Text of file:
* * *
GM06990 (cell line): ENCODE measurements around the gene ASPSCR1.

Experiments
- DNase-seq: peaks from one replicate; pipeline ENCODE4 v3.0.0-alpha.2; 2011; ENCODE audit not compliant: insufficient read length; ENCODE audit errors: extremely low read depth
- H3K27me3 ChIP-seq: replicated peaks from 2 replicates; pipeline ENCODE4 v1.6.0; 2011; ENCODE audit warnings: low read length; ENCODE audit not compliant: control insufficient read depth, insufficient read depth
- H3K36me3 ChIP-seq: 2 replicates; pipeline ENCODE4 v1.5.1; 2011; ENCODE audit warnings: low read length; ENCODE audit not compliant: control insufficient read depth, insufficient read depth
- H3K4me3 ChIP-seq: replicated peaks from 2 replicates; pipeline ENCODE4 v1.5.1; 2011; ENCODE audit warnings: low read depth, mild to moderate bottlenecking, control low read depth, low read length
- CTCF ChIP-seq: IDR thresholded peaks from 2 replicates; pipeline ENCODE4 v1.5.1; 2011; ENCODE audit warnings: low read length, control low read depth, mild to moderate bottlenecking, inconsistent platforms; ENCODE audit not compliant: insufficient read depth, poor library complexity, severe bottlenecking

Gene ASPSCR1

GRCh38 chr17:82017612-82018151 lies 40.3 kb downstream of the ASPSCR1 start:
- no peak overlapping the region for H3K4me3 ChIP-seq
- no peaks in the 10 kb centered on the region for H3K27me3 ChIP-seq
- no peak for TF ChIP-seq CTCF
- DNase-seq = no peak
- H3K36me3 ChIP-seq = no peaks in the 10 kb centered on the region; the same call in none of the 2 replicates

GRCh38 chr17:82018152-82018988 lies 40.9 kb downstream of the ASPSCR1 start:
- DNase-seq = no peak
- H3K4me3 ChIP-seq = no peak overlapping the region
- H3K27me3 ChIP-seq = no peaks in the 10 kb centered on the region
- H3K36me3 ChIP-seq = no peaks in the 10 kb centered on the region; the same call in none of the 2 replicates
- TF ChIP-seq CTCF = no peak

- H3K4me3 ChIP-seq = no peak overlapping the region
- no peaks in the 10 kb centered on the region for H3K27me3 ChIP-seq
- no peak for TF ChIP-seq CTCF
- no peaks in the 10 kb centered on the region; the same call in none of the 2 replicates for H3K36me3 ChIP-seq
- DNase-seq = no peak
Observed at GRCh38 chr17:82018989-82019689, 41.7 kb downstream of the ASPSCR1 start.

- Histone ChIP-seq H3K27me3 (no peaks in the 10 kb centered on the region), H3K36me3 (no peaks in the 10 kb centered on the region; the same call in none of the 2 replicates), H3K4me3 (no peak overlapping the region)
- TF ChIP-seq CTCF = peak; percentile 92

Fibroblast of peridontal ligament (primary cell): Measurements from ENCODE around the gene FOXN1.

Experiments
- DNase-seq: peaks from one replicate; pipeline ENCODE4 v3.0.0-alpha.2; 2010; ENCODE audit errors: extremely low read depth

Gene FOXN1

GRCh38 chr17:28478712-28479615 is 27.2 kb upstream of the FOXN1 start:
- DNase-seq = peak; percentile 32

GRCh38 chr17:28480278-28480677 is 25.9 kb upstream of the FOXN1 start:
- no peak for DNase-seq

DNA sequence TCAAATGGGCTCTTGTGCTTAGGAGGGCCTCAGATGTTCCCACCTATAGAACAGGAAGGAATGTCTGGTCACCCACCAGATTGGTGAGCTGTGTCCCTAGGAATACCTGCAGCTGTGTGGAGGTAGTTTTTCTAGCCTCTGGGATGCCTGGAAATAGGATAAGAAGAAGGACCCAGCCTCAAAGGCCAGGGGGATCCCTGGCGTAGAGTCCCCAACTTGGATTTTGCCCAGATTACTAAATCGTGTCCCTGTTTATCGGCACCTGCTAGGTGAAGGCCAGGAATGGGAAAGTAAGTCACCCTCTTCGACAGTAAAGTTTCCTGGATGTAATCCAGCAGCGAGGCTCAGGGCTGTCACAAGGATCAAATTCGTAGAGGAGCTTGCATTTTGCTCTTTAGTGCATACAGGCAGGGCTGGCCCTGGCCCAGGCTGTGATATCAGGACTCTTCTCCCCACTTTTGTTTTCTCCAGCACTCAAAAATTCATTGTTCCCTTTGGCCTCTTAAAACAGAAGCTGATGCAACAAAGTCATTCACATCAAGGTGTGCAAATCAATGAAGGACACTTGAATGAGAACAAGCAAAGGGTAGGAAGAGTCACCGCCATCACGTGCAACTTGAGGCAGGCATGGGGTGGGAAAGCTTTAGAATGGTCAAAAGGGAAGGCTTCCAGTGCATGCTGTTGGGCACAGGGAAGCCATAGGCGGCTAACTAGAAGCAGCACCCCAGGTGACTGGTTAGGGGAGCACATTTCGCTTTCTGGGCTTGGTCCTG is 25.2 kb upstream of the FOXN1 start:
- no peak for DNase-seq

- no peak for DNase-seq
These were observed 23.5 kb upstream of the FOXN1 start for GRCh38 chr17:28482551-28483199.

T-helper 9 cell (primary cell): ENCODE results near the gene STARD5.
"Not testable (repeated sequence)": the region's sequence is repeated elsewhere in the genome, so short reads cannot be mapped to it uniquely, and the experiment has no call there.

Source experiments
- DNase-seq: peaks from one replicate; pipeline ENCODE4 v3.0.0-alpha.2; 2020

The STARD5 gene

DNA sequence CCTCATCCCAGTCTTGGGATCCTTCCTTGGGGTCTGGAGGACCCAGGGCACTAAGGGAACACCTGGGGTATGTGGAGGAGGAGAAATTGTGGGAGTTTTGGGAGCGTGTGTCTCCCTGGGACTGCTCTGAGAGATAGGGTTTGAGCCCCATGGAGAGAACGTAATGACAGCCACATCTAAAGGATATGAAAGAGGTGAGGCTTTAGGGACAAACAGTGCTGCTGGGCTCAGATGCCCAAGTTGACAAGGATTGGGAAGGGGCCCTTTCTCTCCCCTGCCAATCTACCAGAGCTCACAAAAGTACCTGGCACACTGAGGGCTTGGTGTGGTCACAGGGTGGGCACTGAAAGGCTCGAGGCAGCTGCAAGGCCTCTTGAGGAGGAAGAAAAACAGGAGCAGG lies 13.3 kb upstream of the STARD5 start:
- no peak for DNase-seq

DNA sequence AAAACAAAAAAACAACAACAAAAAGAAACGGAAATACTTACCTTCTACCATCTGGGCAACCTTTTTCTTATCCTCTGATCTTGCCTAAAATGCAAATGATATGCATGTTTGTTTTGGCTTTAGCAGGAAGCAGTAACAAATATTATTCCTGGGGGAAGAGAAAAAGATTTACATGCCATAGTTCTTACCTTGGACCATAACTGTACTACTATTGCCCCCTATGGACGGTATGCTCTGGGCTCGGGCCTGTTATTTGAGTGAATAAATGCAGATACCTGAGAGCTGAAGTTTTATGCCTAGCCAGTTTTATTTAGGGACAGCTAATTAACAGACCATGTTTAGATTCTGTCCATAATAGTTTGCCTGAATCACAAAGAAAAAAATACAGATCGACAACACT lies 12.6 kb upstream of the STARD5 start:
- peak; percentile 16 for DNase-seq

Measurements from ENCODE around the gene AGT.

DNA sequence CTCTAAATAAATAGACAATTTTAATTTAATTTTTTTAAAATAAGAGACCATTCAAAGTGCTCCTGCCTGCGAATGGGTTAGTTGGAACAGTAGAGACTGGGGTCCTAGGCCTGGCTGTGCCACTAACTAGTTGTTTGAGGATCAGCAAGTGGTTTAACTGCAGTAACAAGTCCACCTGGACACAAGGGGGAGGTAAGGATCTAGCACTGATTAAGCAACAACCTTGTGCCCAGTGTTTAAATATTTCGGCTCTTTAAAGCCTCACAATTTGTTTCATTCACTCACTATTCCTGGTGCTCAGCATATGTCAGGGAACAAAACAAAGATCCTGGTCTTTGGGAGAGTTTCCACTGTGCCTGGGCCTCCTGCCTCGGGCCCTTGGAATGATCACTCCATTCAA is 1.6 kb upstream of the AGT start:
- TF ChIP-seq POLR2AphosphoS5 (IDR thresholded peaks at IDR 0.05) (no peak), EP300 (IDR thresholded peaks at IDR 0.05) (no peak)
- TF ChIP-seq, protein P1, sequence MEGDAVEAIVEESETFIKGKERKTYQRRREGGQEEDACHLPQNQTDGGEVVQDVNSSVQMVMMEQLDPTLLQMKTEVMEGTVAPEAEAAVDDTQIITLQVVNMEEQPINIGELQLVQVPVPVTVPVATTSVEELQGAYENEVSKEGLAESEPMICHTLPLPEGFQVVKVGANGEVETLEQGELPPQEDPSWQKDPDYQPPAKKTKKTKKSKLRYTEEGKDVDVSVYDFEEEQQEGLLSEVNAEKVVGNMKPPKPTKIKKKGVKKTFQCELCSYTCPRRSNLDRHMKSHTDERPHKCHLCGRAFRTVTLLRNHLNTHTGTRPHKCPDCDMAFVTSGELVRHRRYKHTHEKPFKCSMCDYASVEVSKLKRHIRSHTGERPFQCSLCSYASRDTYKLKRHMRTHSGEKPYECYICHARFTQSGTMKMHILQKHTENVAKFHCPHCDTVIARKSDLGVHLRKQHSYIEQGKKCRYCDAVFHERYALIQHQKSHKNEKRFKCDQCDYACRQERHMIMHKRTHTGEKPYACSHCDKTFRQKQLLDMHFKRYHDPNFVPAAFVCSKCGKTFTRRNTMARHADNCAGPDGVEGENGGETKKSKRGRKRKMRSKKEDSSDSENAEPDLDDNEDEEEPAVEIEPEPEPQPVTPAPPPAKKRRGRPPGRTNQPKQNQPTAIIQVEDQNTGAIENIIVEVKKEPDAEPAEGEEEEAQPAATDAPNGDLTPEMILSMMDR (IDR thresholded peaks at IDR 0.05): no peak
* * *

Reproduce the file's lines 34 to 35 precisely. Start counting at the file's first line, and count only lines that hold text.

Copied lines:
- DNase-seq = peak; percentile 32

GRCh38 chr17:28480278-28480677 is 25.9 kb upstream of the FOXN1 start: